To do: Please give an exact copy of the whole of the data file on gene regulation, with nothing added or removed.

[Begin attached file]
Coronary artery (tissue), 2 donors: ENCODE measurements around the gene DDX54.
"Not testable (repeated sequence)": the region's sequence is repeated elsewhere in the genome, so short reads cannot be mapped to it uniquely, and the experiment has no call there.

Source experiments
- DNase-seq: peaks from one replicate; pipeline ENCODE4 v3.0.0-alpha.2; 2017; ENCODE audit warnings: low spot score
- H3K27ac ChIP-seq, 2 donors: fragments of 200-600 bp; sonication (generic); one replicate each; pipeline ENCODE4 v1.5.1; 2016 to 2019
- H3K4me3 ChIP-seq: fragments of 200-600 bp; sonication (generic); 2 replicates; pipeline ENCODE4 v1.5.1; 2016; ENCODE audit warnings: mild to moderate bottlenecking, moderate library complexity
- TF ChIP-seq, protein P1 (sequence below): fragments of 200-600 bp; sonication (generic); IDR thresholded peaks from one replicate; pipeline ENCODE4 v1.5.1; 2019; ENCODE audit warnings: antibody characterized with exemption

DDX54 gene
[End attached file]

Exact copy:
Coronary artery (tissue), 2 donors: ENCODE measurements around the gene DDX54.
"Not testable (repeated sequence)": the region's sequence is repeated elsewhere in the genome, so short reads cannot be mapped to it uniquely, and the experiment has no call there.

Source experiments
- DNase-seq: peaks from one replicate; pipeline ENCODE4 v3.0.0-alpha.2; 2017; ENCODE audit warnings: low spot score
- H3K27ac ChIP-seq, 2 donors: fragments of 200-600 bp; sonication (generic); one replicate each; pipeline ENCODE4 v1.5.1; 2016 to 2019
- H3K4me3 ChIP-seq: fragments of 200-600 bp; sonication (generic); 2 replicates; pipeline ENCODE4 v1.5.1; 2016; ENCODE audit warnings: mild to moderate bottlenecking, moderate library complexity
- TF ChIP-seq, protein P1 (sequence below): fragments of 200-600 bp; sonication (generic); IDR thresholded peaks from one replicate; pipeline ENCODE4 v1.5.1; 2019; ENCODE audit warnings: antibody characterized with exemption

DDX54 gene